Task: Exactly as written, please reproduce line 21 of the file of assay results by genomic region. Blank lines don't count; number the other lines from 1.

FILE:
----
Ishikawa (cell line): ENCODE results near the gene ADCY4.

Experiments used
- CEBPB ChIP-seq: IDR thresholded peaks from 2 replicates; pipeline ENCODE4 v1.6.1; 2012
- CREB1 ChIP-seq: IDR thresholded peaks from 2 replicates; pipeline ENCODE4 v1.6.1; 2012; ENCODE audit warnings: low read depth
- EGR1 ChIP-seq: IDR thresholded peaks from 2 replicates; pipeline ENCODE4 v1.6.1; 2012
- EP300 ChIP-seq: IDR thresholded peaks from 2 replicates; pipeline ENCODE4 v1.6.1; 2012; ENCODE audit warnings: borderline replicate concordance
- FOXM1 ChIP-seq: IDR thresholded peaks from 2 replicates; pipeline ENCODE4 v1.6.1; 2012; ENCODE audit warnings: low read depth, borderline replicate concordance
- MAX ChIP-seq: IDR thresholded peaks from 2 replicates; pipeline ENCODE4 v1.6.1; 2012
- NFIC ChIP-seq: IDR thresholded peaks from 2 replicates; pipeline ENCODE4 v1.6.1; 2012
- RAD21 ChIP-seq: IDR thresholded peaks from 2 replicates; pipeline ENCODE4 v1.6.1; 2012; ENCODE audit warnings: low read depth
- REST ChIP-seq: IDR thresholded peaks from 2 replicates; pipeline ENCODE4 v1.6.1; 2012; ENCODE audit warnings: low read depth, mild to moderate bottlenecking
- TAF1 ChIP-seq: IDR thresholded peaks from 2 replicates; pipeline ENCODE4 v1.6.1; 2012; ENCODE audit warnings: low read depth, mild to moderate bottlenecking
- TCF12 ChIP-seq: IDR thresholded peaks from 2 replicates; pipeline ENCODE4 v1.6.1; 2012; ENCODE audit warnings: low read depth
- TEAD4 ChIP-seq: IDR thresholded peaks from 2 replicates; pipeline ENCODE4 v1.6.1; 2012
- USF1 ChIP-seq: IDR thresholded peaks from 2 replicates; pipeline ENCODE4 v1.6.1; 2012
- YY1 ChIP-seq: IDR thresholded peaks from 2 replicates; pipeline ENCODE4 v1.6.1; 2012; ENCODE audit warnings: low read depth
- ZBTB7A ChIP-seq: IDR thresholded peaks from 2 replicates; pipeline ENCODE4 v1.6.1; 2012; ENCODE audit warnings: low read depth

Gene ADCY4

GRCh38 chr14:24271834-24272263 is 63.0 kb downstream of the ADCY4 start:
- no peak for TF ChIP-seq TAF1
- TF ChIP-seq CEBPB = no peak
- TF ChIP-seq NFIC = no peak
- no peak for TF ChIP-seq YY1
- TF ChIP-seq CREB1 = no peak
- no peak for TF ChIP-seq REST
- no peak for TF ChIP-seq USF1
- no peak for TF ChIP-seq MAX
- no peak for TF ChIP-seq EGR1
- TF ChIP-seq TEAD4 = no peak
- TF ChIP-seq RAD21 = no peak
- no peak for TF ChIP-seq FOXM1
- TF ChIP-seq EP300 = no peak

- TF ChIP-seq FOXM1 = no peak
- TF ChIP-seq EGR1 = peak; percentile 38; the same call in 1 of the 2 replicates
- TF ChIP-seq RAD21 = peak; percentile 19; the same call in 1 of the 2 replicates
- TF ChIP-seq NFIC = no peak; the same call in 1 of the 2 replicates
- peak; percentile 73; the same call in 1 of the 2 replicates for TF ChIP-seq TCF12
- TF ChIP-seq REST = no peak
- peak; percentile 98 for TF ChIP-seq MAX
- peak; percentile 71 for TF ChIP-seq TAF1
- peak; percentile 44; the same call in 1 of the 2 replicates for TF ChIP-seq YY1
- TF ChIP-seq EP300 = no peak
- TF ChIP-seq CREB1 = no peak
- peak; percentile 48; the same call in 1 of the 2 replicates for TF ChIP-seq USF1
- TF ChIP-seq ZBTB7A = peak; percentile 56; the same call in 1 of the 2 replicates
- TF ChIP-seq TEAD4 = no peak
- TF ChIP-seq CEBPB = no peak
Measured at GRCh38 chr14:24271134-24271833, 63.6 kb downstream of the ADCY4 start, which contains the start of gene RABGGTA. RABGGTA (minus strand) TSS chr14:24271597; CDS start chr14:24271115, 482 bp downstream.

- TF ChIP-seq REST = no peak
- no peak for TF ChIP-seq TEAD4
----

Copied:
- TF ChIP-seq CEBPB = no peak